Most of them get circular filed by the dealers I'm sure, but every now and then it will pay huge dividends. I'll either get an email or phone call letting me know to stop by Booth X and what they have for me, or when I see them at the show and they recognize me (I wear my business card as a nametag which matches the one they received in the mail as well as the letterhead), and say "Oh hey, I brought this for you to look at..."
I learned early on that there is NOTHING worse than speaking with a dealer at a show only to hear "Oh, yeah I've got XXX and YYY... but I didn't bring them with me."
The more specialized or esoteric your interests, the more important this is. Dealers are going to want to bring what they are likely to sell the most of, and will vary what they bring to different shows based on (1) anticipated clientele for that show, (2) any societies with meetings at that show, and (3) the geographic region the show is being held, e.g., bringing more Illinois/Indiana postal history to CHICAGOPEX than they might to ARIPEX.
It never hurts to inquire. You never know what might be lurking out there buried deep within the depths of a dealer's cabinets and cubbyholes that only needs a mental jog to dust off and bring to light.
People like Dan understand that building relationships is critical in scoring good material. Communicating with them, as he outlines above, and getting them to understand that you are a serious buyer, goes a very long way towards building a quality collection. This was true 40 years ago and is true today; online buying has not changed the need to build strong relationships. Don
Quote: Things happen when they happen, and most volunteers respond better to carrots than sticks.
Understood completely, as one of the volunteers that helps set up the tables and chairs and assists dealers unload their vehicles at NewMexPex every year...
That said, if somebody took the effort to create a web page for the show, they can go two extra steps to add the dealer info.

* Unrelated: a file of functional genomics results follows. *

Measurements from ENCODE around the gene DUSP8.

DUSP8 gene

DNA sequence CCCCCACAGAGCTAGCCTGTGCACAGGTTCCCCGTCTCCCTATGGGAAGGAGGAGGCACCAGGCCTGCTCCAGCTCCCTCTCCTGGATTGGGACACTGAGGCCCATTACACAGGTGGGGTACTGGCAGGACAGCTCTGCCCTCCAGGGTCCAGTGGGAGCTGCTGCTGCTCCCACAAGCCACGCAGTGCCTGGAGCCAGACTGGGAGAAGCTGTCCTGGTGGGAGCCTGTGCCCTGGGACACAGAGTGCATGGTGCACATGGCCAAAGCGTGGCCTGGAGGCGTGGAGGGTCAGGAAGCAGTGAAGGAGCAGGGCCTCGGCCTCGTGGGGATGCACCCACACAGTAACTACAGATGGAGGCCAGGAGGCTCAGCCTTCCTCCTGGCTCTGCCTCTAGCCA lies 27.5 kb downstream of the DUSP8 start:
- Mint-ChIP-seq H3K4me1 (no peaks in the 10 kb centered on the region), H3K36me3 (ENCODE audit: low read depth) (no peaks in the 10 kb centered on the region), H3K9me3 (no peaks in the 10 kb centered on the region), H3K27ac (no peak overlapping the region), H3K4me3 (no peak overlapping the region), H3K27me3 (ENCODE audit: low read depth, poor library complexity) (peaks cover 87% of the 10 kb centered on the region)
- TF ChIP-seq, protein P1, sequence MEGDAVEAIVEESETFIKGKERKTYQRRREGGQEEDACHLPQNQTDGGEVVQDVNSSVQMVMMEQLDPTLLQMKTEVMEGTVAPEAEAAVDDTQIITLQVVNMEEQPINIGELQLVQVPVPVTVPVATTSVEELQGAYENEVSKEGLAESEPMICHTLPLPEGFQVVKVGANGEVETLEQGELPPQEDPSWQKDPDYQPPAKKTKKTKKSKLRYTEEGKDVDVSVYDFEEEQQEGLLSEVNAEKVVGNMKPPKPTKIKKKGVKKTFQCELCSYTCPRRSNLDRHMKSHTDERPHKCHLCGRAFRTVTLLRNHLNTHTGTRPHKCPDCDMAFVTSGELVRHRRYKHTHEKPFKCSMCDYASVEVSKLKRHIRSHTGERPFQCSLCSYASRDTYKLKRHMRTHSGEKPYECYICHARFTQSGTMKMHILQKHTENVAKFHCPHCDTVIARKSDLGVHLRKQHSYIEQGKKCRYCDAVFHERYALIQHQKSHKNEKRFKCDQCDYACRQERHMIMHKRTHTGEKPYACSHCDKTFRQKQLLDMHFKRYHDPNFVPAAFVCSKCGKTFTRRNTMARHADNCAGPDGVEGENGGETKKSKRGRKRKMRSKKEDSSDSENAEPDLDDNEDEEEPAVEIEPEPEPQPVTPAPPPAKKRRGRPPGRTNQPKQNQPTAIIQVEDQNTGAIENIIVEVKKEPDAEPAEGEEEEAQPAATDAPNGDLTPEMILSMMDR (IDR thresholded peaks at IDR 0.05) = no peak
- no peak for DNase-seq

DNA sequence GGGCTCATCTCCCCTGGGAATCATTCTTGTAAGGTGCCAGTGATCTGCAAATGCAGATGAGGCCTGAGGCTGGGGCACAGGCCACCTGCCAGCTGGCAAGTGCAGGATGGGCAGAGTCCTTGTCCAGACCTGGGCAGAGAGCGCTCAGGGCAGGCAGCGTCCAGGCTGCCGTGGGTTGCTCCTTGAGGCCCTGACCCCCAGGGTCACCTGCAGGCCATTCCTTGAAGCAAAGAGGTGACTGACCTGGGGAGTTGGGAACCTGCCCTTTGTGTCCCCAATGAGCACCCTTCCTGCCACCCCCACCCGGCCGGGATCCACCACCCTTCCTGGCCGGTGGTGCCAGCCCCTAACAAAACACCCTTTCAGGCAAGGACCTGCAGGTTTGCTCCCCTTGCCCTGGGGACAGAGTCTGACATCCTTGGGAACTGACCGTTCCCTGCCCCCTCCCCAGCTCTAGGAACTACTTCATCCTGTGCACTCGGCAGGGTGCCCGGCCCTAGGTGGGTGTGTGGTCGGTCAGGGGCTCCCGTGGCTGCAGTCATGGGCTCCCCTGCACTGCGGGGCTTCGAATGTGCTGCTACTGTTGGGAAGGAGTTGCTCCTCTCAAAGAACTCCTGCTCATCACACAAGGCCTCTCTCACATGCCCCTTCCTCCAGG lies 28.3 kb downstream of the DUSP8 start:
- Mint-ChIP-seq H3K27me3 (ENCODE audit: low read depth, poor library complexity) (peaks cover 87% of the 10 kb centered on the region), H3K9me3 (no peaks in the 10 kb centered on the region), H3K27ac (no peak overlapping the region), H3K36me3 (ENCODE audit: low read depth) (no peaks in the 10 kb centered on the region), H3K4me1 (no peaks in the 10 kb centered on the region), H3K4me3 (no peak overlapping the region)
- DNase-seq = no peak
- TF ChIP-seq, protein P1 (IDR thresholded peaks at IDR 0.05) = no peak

This is why dealers need to make more noise. Usually, more attendees equals more sales.
I also concede CV19 has shown this may not be entirely true as I understand last weekend show only had 200 or 300 attendees, and dealers states they did better than normal at the show. That may be bored buyers happy to spend money on something.
Show organizers have a responsibility to the dealers to do all they can do to advertise and generate interest and enthusiasm to pull in buyers.
I can't ask dealers to bring weird stuff if I don't know which dealers are attending.
Frankly, if I am unable to get a dealer list, I most likely am not attending that show.
I would find it strange that a major show does not produce a dealer list. My main experience is with Rocky Mountain Stamp Show. However, I attended WESTPEX in 2017 and SESCAL last year, both in California. And I agree with Dan. Having the long standing relationships with key dealers is critical. With both of my non-Colorado shows, I corresponded in advance with a couple dealers. Thus, they knew both that I was coming and what in particular I was looking for. Very good experiences were the result.
As an aside, RMSS also posts its dealer lists in advance.
I can only speak to foreign collecting as I collect no USA. Resources are difficult to find in the US compared to 20 or 30 years ago. But there are still a few, especially in BC and Germany. No bargains to be had but they are more likely to have stock you want.
There are a few France and Colonies sellers in the US, but I have not had much luck with them. I have sourced key French Colonies items mainly from Europe. Ditto for Netherlands and Colonies.
There are quite a few dealers around with very large stocks. Some accept want lists, some don't. Some I would not send a want list because I know they will want extreme pricing if they know I want something. The key is to do a lot of research, ask a lot of questions, and ferret out sellers who still have large stocks. Send want lists to those who accept them, and shop lists for those who don't.